The first and most important implication of the shari’ah definition of property is that ownership in Islam is a right or collection of rights allowed by God, the Ultimate Lawmaker, not by society or its legislative authority. By no means do the society and its lawmaking organs have any legislative power to alter the basic rights laid down by God. Property rights are therefore granted by Alldh, they are not a societal function decided by society (Abbadi, 1974, vol. 1, pp. 426-39).

Second, private property is protected by shari`ah. itself. Shari’ah in Islam is the divine law whose essential landmarks and principles are given in the divine revelation and whose details are worked out by human beings on the basis of the godly revelation as manifested in the Qur’dn and the traditions of the prophet Muhammad. Therefore, a shari`ah. protection is an eternal protection, according to the Islamic system. This protection stands against any possible transgression from the government as well as from other persons.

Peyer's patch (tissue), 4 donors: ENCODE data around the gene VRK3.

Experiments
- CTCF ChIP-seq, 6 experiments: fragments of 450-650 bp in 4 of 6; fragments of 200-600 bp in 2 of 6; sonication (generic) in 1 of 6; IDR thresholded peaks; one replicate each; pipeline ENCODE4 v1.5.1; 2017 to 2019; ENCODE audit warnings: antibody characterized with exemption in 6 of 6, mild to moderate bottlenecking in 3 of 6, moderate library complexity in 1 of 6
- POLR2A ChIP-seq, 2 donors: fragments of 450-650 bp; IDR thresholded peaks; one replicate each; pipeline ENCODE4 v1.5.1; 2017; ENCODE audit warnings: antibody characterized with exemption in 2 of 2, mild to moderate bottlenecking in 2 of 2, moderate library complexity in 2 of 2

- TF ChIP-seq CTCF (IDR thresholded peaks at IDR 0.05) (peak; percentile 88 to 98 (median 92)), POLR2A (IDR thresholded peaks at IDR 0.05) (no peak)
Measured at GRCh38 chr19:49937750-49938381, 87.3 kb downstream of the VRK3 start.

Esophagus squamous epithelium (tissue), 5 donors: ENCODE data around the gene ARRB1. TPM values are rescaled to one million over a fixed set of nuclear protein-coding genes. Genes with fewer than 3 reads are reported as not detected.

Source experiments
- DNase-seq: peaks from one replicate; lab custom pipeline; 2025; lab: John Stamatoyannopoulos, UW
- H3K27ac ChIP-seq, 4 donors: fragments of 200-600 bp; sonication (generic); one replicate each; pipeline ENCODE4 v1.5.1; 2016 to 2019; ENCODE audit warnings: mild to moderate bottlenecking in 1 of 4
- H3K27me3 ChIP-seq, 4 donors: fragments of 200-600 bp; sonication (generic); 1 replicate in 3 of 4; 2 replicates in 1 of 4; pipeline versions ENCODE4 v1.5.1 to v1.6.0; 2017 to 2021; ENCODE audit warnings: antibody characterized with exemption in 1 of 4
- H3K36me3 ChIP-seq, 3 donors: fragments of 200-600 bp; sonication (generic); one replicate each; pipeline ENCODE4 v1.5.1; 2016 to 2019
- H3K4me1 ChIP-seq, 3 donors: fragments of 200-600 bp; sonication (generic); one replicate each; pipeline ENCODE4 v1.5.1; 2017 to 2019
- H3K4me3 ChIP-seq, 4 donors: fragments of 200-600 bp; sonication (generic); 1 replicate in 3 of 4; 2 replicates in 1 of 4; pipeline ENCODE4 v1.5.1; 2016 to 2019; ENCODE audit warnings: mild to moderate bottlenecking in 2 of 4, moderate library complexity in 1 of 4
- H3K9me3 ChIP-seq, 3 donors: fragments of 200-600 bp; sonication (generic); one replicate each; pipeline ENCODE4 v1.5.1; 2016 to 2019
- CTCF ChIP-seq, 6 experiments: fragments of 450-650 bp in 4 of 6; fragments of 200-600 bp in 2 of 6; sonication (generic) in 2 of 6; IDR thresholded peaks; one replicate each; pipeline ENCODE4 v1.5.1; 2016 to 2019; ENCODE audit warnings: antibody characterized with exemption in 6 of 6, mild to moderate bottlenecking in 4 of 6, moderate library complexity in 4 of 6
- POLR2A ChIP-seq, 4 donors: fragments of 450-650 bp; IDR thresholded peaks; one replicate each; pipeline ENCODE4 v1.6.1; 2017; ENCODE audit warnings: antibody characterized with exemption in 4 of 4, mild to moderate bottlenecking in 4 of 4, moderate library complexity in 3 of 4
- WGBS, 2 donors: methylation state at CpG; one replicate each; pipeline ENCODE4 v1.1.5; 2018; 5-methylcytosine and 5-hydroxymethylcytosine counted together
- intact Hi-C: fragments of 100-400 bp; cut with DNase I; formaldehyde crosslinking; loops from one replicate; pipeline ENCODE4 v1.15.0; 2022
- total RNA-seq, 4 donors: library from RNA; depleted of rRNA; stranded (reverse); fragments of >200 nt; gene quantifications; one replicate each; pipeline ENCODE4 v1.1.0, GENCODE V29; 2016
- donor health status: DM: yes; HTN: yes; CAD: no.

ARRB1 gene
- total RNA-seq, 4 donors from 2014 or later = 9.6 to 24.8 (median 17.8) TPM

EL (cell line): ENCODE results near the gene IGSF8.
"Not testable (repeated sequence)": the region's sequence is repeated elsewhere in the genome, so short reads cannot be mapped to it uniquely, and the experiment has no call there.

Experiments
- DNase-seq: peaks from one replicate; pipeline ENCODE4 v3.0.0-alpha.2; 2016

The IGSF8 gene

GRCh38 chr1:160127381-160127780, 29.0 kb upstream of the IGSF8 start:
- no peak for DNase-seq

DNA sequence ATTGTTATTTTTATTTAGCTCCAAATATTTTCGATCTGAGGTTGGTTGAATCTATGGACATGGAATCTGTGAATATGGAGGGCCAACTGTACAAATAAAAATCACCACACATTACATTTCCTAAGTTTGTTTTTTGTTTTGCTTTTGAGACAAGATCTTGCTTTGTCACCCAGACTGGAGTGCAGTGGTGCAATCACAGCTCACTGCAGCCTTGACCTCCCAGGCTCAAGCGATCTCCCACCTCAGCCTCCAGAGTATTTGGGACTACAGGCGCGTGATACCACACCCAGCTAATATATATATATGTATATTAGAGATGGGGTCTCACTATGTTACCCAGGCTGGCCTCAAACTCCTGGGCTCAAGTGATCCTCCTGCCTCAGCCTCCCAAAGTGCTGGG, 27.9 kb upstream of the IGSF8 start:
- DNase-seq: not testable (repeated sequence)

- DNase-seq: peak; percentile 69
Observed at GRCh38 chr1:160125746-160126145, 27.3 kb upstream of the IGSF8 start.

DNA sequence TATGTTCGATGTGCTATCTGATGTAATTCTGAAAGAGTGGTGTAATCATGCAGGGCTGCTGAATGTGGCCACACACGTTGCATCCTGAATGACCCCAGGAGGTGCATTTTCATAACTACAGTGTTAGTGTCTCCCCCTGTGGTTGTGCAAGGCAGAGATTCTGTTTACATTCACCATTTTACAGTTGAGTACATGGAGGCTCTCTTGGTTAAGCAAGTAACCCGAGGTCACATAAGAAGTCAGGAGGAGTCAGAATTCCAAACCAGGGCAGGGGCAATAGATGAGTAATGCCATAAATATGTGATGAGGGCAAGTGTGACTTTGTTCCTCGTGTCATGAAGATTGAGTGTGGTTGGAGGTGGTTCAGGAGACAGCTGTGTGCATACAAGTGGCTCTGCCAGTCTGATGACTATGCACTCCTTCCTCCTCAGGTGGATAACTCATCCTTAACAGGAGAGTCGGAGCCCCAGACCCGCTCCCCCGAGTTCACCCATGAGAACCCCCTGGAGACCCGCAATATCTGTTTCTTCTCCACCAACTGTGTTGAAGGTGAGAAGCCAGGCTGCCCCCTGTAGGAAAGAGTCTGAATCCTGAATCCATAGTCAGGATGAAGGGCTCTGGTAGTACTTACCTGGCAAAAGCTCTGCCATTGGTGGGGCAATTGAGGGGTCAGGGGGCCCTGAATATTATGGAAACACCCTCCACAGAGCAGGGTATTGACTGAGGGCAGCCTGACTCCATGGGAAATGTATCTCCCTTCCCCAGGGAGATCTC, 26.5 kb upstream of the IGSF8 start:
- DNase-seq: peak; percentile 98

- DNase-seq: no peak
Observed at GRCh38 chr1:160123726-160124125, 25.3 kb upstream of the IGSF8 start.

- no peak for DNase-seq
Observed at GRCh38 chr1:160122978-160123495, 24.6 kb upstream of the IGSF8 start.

Third, property rights entitle the owner full authority to use, benefit from, exploit, and dispose of the owned object. Muslim jurists usually use the rule “owners are absolute masters of their properties,” which implies a wide range of economic freedom. This is, of course, within the limits of shari`ah. which regulates private and public properties and forbids unfair exchanges.

Fourth, property rights are free of any prejudice on the basis of sex, religion, or ethnicity. The Islamic shari `ah. equalized men and women with regard to property rights, preceding most other legal systems and cultures.

From the point of view of the property owner, jurists distinguish between two kinds of property: private and public. Some Islamic writers like to add a third category, waqf, (religious endowment) property. Although its use is restricted to the purpose designated by the donor, waqf, property is considered owned by private parties (donor or beneficiaries) by most Muslim scholars. Some, however, believe that once designated for its philanthropic purpose, the waq f becomes a property of no one but God. [See Wagf ] Private property is individually owned by private persons.